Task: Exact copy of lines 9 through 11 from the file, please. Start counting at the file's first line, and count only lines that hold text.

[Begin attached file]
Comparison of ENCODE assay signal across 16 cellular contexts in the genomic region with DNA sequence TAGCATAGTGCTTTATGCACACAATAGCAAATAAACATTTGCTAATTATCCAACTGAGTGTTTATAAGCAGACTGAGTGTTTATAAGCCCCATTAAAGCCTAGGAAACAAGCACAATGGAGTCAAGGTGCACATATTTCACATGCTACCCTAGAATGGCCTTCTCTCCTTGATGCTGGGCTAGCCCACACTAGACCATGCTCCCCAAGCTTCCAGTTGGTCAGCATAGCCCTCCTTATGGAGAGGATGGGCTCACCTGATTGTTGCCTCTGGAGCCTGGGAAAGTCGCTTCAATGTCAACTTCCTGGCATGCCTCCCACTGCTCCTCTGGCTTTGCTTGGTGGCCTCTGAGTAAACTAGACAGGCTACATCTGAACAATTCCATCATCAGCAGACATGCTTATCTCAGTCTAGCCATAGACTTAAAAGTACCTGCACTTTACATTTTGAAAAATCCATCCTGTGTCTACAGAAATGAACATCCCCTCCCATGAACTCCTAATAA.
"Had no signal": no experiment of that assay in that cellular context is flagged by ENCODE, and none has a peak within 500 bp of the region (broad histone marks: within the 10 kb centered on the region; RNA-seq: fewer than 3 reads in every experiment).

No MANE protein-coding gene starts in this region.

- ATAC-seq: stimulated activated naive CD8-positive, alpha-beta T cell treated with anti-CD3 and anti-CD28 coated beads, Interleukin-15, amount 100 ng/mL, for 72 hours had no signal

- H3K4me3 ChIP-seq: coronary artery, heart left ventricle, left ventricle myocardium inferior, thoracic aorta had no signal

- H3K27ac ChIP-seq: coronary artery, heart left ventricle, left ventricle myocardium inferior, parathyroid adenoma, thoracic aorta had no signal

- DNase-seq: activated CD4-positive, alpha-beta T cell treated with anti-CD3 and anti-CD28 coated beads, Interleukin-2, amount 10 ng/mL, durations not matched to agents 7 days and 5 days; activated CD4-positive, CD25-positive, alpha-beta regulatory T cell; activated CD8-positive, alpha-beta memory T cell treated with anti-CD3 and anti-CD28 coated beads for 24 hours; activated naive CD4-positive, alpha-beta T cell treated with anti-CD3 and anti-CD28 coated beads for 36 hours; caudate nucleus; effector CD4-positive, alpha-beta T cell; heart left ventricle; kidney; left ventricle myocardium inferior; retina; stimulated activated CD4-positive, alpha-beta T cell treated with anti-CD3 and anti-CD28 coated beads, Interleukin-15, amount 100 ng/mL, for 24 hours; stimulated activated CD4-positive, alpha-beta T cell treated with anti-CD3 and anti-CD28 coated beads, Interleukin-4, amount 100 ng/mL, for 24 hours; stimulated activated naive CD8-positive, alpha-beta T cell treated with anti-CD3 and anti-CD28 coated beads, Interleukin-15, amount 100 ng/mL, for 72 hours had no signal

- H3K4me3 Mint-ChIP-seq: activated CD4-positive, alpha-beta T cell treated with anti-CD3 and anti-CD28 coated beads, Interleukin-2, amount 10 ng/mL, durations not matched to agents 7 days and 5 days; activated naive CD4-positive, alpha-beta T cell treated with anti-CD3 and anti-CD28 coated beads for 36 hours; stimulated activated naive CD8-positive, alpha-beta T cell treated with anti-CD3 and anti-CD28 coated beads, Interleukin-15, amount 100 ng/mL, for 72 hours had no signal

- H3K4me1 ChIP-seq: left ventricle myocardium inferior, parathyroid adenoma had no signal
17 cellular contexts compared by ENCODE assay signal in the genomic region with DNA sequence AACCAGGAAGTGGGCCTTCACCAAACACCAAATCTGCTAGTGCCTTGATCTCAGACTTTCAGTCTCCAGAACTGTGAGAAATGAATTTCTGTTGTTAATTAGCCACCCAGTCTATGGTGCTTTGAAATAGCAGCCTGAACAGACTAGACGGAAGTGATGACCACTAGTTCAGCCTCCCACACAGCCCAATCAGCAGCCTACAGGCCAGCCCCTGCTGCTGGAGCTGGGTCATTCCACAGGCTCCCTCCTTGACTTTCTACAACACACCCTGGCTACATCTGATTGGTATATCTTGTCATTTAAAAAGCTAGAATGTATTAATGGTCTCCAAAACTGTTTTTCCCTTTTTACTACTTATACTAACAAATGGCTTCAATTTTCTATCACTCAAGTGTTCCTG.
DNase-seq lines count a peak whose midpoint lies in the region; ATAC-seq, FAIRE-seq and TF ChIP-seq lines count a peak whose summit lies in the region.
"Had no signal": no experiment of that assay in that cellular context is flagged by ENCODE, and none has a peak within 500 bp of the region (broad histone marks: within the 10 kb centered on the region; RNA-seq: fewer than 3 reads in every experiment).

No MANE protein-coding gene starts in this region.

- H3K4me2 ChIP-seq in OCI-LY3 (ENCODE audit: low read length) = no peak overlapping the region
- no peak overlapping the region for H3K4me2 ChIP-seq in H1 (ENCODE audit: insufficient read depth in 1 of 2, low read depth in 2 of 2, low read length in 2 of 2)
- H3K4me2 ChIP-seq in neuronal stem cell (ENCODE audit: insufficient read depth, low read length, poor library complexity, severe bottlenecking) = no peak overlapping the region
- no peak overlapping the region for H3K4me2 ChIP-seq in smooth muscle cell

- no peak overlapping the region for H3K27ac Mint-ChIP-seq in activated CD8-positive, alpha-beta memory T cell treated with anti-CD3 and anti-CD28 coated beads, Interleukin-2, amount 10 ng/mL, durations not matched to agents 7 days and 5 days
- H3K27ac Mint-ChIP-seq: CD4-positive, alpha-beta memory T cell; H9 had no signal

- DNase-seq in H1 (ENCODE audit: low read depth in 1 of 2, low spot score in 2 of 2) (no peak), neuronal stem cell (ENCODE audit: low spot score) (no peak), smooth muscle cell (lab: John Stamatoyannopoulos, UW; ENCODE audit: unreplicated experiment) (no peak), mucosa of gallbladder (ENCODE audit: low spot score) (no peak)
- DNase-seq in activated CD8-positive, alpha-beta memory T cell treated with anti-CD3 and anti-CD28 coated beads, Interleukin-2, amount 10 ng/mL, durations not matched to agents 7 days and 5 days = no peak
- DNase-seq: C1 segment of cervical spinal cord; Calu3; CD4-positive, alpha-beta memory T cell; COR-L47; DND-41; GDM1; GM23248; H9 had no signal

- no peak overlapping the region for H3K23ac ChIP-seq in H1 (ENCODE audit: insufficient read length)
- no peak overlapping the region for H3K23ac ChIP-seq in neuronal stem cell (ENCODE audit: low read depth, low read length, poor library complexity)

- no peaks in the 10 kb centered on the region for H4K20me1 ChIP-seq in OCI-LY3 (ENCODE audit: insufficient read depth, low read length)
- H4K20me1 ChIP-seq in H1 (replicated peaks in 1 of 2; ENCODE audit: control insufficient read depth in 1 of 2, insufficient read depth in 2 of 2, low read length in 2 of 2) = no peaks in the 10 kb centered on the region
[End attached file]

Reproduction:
- H3K4me1 ChIP-seq: left ventricle myocardium inferior, parathyroid adenoma had no signal
17 cellular contexts compared by ENCODE assay signal in the genomic region with DNA sequence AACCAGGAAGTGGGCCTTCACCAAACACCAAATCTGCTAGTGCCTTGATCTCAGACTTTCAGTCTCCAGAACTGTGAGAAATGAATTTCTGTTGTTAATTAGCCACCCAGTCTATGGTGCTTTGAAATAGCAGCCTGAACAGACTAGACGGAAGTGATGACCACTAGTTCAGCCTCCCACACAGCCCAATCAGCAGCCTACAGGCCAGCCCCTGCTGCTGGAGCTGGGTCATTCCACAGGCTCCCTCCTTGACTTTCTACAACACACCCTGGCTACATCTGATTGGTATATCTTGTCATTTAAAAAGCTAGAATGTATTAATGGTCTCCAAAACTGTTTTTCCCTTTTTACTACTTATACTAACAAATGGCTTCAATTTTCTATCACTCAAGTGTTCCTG.
DNase-seq lines count a peak whose midpoint lies in the region; ATAC-seq, FAIRE-seq and TF ChIP-seq lines count a peak whose summit lies in the region.